|SQL Pocket Guide, Second Edition|
|pages||viii + 184|
|summary||A clear and compact overview of SQL for five different databases|
The second edition of SQL Pocket Guide has been updated for the latest versions of the four databases covered in the first edition, and PostgreSQL has been added. There are also new sections on datatypes and creating tables and indexes. O'Reilly has recently announced that all of their pocket guides and references will be available as PDFs. This review is based on the paper book.
In addition to the most common SQL statements, SQL Pocket Guide, Second Edition also describes many useful functions, including datatype conversions, date/time, math, trig and string functions, and handling nulls. The table of contents for the book provides an excellent idea of what is included. One note about the table of contents: sometimes differences in syntax between different databases are covered inline, and sometimes each database is covered in a separate subsection. The table of contents makes the two types of coverage clear, since a subsection for a particular database is indicated by the database name in parentheses, such as "Numeric Conversions (Oracle)".
Rather than give formal syntax specifications, Gennick gives examples for each statement and function that he explains. The neat thing is that all the examples run against a simple schema and data which you can download from the book's web page. And yes, the data comes in five flavors to match the five databases covered by the book. You shouldn't underestimate how much this buys you in maintaining the book's high information density. It means that the SQL examples can be presented, and make sense with, little or no lead in.
Gennick also includes some pointers to the material on his web site. If you regularly lose bar bets on the details of recursive queries, or you need more explanation than the book provides, this will be very useful.
SQL Pocket Guide is organized alphabetically by topic, such as "Selecting Data", "Subqueries" or "Tables, Creating". Each topic is divided into a number of sections, such as SELECT, FROM and WHERE and again into subsections, such as specifying a table alias in the FROM clause. I like the size of the book (4 1/4 in. by 7 in.). The fact that the pages are pretty small, however, means that two facing pages might only contain a few subsections without any indication of the section they belong to. This can make it hard to keep track of context while flipping through pages. It's needlessly hard to distinguish between topic, section and subsection headings because they're all in the same font, and only a point or two different in size. There ought to be some simple way to indicate the difference.
I don't mean to suggest that the book is impenetrable. The table of contents includes both topic and section headings, and it's easy to skim to find what you're looking for. The topic is given at the bottom of every right-hand page. It would be great if the section was given at the bottom of every left-hand page, which is presently wasted by repeating the book title.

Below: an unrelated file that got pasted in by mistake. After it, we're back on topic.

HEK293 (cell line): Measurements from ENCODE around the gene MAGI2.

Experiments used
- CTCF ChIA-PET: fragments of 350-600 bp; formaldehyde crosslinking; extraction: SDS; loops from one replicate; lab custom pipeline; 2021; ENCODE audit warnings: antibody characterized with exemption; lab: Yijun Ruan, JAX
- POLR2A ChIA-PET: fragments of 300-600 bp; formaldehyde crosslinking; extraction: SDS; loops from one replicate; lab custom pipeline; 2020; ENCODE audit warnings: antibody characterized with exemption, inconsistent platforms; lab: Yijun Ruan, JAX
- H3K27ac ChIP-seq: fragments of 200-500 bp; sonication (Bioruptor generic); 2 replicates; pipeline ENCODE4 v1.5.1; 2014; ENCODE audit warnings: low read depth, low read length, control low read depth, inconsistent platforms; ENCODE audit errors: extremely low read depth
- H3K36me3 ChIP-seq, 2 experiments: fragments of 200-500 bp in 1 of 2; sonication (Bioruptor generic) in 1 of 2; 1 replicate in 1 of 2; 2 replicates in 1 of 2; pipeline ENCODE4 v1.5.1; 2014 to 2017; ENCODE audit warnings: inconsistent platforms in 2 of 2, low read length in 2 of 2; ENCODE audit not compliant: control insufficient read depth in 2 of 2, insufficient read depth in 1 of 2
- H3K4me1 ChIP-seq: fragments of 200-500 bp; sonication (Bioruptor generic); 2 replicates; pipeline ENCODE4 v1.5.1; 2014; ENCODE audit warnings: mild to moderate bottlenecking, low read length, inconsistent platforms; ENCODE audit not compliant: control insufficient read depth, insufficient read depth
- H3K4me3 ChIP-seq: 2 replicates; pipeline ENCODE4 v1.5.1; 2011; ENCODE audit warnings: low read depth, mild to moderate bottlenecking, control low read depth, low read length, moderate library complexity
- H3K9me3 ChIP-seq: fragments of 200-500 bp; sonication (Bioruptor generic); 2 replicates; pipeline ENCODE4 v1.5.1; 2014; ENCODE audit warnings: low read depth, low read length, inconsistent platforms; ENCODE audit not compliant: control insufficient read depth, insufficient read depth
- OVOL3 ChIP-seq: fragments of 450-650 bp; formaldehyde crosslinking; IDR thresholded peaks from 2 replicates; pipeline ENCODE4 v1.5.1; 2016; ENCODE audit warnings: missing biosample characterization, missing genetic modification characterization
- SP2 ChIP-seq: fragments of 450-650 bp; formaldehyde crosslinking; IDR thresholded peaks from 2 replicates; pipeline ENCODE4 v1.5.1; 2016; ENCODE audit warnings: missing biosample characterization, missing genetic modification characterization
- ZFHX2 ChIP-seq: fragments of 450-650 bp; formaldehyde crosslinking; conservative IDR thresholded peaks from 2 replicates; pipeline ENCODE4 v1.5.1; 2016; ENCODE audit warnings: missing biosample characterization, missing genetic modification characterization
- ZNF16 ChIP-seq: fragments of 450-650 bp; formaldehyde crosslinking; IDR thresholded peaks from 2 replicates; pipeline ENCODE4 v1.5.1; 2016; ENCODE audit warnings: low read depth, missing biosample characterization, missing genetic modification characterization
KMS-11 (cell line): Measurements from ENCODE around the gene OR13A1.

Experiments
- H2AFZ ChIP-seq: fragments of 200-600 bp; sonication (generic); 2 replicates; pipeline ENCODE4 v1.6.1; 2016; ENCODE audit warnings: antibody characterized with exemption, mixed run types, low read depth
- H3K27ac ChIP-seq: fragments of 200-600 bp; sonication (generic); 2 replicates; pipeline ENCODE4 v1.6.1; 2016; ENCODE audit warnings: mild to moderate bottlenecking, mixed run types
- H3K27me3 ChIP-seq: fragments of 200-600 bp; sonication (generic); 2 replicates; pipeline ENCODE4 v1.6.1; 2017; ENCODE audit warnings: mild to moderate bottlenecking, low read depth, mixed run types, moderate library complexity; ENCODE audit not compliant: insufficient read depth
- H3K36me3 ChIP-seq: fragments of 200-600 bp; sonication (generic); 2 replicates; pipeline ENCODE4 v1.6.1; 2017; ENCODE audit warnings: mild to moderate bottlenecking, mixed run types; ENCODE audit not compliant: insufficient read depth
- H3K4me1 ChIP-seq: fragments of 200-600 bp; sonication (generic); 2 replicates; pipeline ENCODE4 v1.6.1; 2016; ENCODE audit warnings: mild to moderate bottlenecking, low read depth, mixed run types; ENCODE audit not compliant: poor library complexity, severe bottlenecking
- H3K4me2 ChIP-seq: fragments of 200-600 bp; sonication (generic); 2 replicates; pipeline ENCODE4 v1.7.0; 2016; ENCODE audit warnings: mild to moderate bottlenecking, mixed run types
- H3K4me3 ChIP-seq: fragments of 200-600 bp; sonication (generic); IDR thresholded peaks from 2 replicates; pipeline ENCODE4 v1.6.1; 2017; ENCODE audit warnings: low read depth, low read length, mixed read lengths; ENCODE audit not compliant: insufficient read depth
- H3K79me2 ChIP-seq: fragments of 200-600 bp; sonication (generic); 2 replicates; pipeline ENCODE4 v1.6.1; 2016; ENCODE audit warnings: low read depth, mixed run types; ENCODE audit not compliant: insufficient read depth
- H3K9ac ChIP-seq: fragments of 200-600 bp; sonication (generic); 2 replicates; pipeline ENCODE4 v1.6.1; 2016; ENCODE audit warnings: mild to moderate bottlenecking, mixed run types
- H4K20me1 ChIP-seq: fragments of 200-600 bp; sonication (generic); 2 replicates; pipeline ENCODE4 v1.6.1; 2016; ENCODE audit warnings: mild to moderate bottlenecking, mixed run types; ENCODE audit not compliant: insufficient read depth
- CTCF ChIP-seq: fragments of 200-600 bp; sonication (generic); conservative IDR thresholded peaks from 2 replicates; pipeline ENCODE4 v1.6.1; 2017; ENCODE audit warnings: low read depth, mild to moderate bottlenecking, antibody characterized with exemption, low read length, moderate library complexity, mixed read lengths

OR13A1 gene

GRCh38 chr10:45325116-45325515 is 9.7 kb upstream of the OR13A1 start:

SQL Pocket Guide is small and clear. If you're looking for a book that is small, clear and complete, I'm sorry, that book doesn't exist. I'm guessing that you can't even get clear and complete. As a comparison, I took a look at an Oracle 9i reference. The whole book is over 1200 pages – the reference section, the section that is comparable in style and content to SQL Pocket Guide, is over 350 pages. The syntax diagram for the SELECT statement is terrifying just on its own.
From this syntax diagram, I discovered that Oracle has a "flashback" feature, which under certain circumstances allows you to look at the database as it was at a time in the recent past: SELECT * from EMPLOYEES AS OF (some time in the past) The problem is that the chapter on flashback queries doesn't discuss this particular syntax – here, you're on your own. As you might expect, a 1200 page book isn't an ideal learning tool, but it's not a perfect reference either. On the other hand, SQL Pocket Guide doesn't cover flashback queries at all.
SQL Pocket Guide doesn't contain every single thing anyone will ever need to know about any of the five covered databases. Different people will find different gaps in what's included. The book doesn't include creating views, which I would have found useful. Also, I recently found myself with an SQL Server table so gnarly that I used two nested unpivot statements to unwind it, but unpivot, which is new in SQL Server 2005, isn't included in the book either. The book deserves its rating, however, because it's nearly perfect for its size.
In giving up completeness, Gennick hasn't just produced a book with fewer pages, he's produced a book that works either for learning or reference. Reading the book cover to cover is a rapid and effective way to get up to speed on a particular database. This is true if you are vaguely familiar with SQL and need specific details, or if you're intimately familiar with one database but moving to another. Unless or until you've committed the details of each SQL statement to memory, this book will be the best fifteen dollars you'll spend.
You can purchase SQL Pocket Guide, Second Edition from bn.com. Slashdot welcomes readers' book reviews -- to see your own review here, read the book review guidelines, then visit the submission page.